Deft has continued its development of reduced VOC primers and topcoats. It offers complete chrome-free paint systems, conversion coatings, primers and improved exterior durability topcoats for both military and commercial markets.
On the military front, Deft's current projects include the F-15 repaint program at Robins Air Force Base with Deft 02GN084 chrome-free primer; the F-35 JSF program for new airplanes and Boeing's Apache Helicopter programwith Deft 44GN098 chrome-free primer; Boeing Military has approved and is using Deft 02GN084 and 44GN098 for their F-15 program; the A-10 program at Nellis Air Force Base with the 02GN84 chrome-free primer; Nellis is also using the 02GN84 on their F-16 program; Lockheed has approved the use of 44GN098 for the F-22 Raptor program; and lastly, Boeing KC-767 has approved the use of 02GN084 for the Italian fuel tanker program.
In terms of primer technology, Deft was the first paint company to develop new generation fluorinated APC (advanced performance coating) poly�urethane topcoats qualified to MIL-PRF-85285 specification. "The U.S. Air Force is exclusively using this material as the exterior topcoat on all of their airplanes," said Athanasopoulos. "Fluor�inated topcoats provide five to seven years of exterior durability where the conventional polyurethanes provide at best two to three years of exterior durability. The first airplane to receive the Deft APC was the C-17 in 1997-1998."
Water-based technology for primers has been around for more than 20 years, according to Athanasopoulos. "Deft has been providing commercial and military primers qualified to the Army, Boeing, Bombardier, Gulfstream, Lockheed Martin, the Navy and Northrop Grumman specifications," he said. "In addition, Mapaero, a Deft licensee has qualified the Deft water-based primer chemistry and are manufacturing it in France for Airbus Industries. The advantages of water-based primer technology has dominated the primer business and looks like it will eventually replace high-solids solvent-based products.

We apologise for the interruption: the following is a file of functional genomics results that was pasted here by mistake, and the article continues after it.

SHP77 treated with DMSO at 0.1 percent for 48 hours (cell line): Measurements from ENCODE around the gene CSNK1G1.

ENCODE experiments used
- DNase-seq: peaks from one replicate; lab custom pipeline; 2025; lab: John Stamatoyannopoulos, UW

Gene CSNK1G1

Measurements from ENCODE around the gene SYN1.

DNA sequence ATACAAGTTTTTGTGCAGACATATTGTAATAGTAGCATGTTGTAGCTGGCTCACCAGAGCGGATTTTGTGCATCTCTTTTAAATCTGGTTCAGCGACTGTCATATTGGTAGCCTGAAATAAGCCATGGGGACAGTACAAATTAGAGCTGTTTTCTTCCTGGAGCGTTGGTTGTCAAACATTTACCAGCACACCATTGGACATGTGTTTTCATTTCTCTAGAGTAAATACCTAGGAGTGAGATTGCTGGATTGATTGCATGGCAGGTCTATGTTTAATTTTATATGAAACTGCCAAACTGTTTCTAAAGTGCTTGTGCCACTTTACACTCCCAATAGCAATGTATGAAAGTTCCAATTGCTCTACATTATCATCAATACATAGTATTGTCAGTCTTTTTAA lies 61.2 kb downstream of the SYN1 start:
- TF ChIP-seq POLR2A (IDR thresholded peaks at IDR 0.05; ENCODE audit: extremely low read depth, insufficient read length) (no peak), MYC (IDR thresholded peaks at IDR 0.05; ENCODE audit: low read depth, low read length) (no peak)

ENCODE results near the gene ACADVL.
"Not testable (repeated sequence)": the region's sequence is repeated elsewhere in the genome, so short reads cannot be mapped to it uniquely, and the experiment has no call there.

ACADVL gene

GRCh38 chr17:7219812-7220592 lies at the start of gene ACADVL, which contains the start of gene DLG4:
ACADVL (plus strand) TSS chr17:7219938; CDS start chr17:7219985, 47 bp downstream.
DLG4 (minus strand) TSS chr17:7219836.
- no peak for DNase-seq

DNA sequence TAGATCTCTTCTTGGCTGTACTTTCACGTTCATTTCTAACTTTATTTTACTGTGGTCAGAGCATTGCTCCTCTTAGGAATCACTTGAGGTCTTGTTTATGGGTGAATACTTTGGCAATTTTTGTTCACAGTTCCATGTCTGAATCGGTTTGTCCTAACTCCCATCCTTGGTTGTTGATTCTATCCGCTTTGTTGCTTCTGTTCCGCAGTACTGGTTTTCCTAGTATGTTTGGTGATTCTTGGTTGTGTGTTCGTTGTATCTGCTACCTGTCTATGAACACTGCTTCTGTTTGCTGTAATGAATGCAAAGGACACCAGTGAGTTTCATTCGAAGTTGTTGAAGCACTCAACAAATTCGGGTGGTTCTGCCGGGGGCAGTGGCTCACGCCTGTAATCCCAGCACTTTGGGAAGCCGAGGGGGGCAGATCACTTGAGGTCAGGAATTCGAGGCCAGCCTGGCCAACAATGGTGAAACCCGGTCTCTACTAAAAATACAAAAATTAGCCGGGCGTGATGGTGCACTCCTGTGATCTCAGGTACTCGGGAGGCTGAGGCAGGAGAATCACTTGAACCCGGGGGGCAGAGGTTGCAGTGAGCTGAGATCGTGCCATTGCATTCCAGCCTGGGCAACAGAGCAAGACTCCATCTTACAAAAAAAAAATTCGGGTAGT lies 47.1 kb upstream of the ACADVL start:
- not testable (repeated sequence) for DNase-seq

In terms of topcoat technology, Deft has been involved in the development of water-based polyurethane topcoats and have qualified to MIL-PRF-85285 specification, but according to Athanasopoulos, use of such product is limited and does not look like it will replace the fluorinated technology.
Deft has made a commitment to the development of a complete chrome-free system for the military including chrome-free conversion coating, chrome-free primer and APC fluorinated topcoat. "Our research effort in the development of a chrome-free conversion coating is progressing and we are looking to filed test our chrome-free system some time in the third quarter of this year with the F-15 program," said Athanasopoulos.
The Boeing Commercial 787 program recently qualified Deft to BMS 10-125 exterior decorative topcoat for composite airplanes using fluorinated chemistry, and BMS 10-126 exterior primary topcoat for composite structures. All Nippon Airways' (ANA) launch for the 787 will be the first airline to receive the BMS-125 fluorinated exterior topcoat.
Clear skies ahead
Despite the current recession and its effect on business, the coatings manufacturers we spoke with are optimistic that business will pick up.
"The aerospace market in general is cyclical, particularly the commercial and general aviation segments. While volumes are down commensurate with the overall economy, we know that it will pick up again in the future," said Griffin. "AkzoNobel is in this business for the long haul and we continue to invest to make sure we can deliver the products and technologies our customers require in the future. The cyclical nature of this market will cause it to rebound as the world economy recovers. Over the long term demand for air travel will continue to grow with the increase in world populations."
"The future of the aerospace coatings market is looking very good due to the need to provide improved and environmentally-friendly coatings and the need for new technologies to protect new exterior surfaces," said Athanasopoulos. "This will be a challenge for paint manufacturers and it will be important to invest in research moving forward.
"Airline industry woes will continue until we see improvements in the global business environment, improvements in the recession and an increase in air travel," said Athanasopoulos. "In addition, the cost of fuel will need to stabilize. With these factors under control we can again start seeing a healthy airline industry."